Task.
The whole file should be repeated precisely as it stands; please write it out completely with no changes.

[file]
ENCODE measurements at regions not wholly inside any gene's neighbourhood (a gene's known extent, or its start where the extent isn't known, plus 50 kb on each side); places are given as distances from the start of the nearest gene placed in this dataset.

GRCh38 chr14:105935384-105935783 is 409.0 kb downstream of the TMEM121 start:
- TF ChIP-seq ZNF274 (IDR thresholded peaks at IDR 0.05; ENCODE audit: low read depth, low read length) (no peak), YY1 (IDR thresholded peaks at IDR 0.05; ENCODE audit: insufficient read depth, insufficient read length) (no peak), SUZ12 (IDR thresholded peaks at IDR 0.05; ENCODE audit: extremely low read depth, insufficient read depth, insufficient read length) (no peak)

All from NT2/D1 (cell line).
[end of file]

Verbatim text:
ENCODE measurements at regions not wholly inside any gene's neighbourhood (a gene's known extent, or its start where the extent isn't known, plus 50 kb on each side); places are given as distances from the start of the nearest gene placed in this dataset.

GRCh38 chr14:105935384-105935783 is 409.0 kb downstream of the TMEM121 start:
- TF ChIP-seq ZNF274 (IDR thresholded peaks at IDR 0.05; ENCODE audit: low read depth, low read length) (no peak), YY1 (IDR thresholded peaks at IDR 0.05; ENCODE audit: insufficient read depth, insufficient read length) (no peak), SUZ12 (IDR thresholded peaks at IDR 0.05; ENCODE audit: extremely low read depth, insufficient read depth, insufficient read length) (no peak)

All from NT2/D1 (cell line).